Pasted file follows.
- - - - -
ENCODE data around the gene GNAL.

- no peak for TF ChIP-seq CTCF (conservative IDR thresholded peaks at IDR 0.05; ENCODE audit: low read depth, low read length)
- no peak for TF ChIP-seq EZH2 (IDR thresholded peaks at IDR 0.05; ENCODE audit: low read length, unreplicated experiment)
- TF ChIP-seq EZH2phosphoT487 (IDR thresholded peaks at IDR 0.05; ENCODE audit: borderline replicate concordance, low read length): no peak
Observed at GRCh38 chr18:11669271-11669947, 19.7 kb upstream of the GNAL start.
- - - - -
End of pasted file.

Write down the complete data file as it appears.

ENCODE data around the gene GNAL.

- no peak for TF ChIP-seq CTCF (conservative IDR thresholded peaks at IDR 0.05; ENCODE audit: low read depth, low read length)
- no peak for TF ChIP-seq EZH2 (IDR thresholded peaks at IDR 0.05; ENCODE audit: low read length, unreplicated experiment)
- TF ChIP-seq EZH2phosphoT487 (IDR thresholded peaks at IDR 0.05; ENCODE audit: borderline replicate concordance, low read length): no peak
Observed at GRCh38 chr18:11669271-11669947, 19.7 kb upstream of the GNAL start.